daily.csv : data.json
	echo "dt,confirmed,recovered,deceased" > daily.csv
	jq -r ".cases_time_series[]|[.date, .dailyconfirmed, .dailyrecovered, .dailydeceased]|@csv" data.json \
      |sed -e 's/"//g' -e  's/^\(..\) \(.*\) \(.*\)/\1-\2-2020\3/g' >> daily.csv

data.json :
	curl -o data.json -z data.json https://api.covid19india.org/data.json

clean :
	rm -f *.html *.csv

.PHONY : data.json

Just run make all and open dashboard.html in a browser. That's it.

Oh wait, what is there in this csv2dashboard.sh?

csv2dashboard.sh - combined html

This is just a wrapper script to call the main python one multiple times.

startdt=`date -d"monday-${NUMWEEKS} weeks" +%Y%m%d`
rm -f o.html
for CATEGORY in confirmed recovered deceased; do
  if [ "$CATEGORY" == "recovered" ]; then
    #we should highlight recoveries over anomaly as green
    COLOR_ARGS="-p lightgreen -n orange"
    COLOR_ARGS="-n lightgreen -p orange"
  #make the csv with two columns and don't print the header
  xsv select dt,$CATEGORY daily.csv | tail -n +2  \
     | python3 weeklies.py -s $startdt -k $NUMWEEKS -o ${CATEGORY}.html -t "%d-%B-%Y" $COLOR_ARGS
  #cleanup the html generated to remove time component, nan etc; and add a header to the table
  cat ${CATEGORY}.html|sed  \
     -e 's/ 00:00:00//g' \
     -e 's/<table /<table border="0" cellspacing="2" cellpadding="2" /g' \
     -e "s/<thead>/<caption style='font-weight:bold;background-color:#99ccff;'>${CATEGORY}<\/caption><thead>/g" \
     -e 's/<td /<td width="60" align="right" /g' \
     -e 's/<tr> *<th class="index_name level0" >.*<\/tr>//g' \
     -e 's/nan//g' \
     -e 's/<thead>.*<\/thead>//g' >> o.html
  rm -f ${CATEGORY}.html
mv o.html $OUTPUT_FILE
# this is a bad html; so force an exit code of 0
tidy -m $OUTPUT_FILE || exit 0

Before you ask why do I need startwk and number_of_weeks, I plan to use the python script for not just last 8 weeks, but out of turn dates too.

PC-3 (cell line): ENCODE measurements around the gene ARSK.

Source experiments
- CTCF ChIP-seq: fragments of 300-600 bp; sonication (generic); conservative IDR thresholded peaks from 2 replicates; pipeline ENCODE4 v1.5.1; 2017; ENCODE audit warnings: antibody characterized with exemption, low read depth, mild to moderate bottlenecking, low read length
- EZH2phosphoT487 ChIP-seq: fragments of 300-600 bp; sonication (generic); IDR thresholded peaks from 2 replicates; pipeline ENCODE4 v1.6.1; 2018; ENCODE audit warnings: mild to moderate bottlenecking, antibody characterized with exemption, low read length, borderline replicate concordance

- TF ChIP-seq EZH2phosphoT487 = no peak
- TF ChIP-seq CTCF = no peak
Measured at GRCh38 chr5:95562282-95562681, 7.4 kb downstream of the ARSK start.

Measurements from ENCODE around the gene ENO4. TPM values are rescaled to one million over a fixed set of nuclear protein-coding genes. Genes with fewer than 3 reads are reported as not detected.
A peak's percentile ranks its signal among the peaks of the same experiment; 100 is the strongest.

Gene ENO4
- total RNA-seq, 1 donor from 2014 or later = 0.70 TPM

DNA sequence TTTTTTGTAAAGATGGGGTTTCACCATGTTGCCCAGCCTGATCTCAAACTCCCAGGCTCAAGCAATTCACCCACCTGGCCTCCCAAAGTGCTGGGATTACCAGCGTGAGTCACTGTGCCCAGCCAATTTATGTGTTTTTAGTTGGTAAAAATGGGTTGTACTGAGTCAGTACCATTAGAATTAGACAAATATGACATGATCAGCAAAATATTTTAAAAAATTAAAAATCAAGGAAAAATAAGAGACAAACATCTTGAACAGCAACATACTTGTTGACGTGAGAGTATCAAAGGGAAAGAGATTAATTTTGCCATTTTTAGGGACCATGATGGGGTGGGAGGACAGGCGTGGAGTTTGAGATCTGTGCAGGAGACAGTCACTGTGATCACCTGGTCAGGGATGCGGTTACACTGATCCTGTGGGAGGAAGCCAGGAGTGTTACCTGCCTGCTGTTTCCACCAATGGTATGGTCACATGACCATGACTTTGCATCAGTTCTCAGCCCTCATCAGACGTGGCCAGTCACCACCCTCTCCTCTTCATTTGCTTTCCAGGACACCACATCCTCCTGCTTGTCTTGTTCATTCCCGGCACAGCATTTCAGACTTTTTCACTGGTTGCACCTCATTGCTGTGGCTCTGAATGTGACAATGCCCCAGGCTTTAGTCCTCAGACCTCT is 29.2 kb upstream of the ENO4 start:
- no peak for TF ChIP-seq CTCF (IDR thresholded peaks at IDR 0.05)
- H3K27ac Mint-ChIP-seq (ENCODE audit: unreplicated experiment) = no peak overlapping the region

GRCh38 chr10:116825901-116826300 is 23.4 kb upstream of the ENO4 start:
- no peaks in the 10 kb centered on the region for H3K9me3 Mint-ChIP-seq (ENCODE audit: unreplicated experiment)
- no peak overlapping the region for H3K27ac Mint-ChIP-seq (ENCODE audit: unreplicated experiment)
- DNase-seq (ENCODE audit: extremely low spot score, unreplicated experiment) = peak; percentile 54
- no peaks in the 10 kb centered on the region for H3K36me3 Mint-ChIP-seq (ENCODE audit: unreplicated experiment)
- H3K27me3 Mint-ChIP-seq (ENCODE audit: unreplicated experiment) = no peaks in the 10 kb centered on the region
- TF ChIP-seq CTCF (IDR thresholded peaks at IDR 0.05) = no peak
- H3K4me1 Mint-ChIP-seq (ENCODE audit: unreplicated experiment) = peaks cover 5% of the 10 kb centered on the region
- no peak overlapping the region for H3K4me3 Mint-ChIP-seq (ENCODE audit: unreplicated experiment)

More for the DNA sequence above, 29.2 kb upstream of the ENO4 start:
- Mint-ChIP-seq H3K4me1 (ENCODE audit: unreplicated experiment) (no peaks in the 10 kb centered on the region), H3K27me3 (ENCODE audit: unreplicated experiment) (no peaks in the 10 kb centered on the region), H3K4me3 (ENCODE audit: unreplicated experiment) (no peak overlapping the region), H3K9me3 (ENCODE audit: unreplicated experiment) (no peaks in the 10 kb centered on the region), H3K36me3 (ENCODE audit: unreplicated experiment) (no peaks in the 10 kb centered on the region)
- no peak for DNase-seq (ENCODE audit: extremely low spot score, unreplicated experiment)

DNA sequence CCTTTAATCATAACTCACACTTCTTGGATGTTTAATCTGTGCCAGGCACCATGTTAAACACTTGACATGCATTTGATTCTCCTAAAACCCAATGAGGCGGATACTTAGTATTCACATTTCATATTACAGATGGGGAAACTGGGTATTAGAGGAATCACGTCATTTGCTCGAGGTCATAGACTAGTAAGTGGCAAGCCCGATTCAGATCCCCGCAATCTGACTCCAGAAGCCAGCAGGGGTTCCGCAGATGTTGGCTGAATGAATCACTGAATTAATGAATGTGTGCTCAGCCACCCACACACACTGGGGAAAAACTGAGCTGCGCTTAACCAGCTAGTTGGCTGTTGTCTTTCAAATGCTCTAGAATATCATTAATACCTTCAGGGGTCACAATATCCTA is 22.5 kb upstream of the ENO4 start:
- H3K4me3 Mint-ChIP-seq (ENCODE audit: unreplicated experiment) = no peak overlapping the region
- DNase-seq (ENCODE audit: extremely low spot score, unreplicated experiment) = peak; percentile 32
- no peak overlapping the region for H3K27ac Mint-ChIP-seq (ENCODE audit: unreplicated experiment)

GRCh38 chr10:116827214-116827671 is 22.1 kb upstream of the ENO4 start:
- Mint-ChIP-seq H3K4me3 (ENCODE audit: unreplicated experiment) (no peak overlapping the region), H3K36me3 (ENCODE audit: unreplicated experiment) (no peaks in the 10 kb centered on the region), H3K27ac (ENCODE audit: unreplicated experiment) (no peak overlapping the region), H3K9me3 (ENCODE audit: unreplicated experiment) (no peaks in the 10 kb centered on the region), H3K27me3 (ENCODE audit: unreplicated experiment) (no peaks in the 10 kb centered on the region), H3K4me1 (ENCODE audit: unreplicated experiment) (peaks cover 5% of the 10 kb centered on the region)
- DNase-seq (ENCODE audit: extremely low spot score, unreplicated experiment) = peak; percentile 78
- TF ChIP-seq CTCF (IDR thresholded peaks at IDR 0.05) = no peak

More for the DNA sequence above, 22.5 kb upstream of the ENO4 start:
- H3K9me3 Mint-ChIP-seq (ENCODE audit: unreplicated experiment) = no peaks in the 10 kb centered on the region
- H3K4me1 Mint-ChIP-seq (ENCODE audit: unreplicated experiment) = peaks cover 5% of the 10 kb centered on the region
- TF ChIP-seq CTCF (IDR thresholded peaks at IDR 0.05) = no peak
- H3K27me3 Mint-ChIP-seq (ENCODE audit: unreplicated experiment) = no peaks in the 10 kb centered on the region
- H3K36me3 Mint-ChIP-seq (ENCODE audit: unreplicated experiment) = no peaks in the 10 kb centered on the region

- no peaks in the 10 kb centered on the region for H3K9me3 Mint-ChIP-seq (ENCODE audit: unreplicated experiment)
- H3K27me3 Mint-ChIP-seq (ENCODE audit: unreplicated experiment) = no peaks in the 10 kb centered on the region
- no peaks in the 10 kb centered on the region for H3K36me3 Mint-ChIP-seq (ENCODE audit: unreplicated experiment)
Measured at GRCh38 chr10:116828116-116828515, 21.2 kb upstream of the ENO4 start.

weeklies.py - pandas & fbprophet

The real meat is in this file, weeklies.py.

Instead of keeping it here, I've added to a public gist.

Some examples that you might find useful in that code outside of fbprophet are below.

  1. argparser module to easily handle command line arguments
  2. Find nth Monday before this week today - datetime.timedelta(days=today.weekday(), weeks = n)
  3. Make a date range in pandas dates = pd.date_range(start_date, periods=((days))
  4. Adding a mask to a dataframe for some columns, based on values in other columns
  5. Apply html style and hide columns to render a dataframe.

Final Setup

  • Get a modern bash shell with GNU utilities
  • Install python3
  • Install pandas and numpy
  • Install fbprophet
  • Install jq, xsv and tidy
  • Add a Makefile as per the content above
  • Add a csv2dashboard.sh from above. chmod +x csv2dashboard.sh to make it executable.
  • Get weeklies.py from the gist above.
  • Run make all


  1. Without changing source data, I get different anomaly detections at different runs some times. Could be some seed issue that I've missed. I have not looked into how fbprophet actually implements their algorithms.
  2. Weekly folding has a bug in that it doesn't consider current day's data, if it is run on a Monday.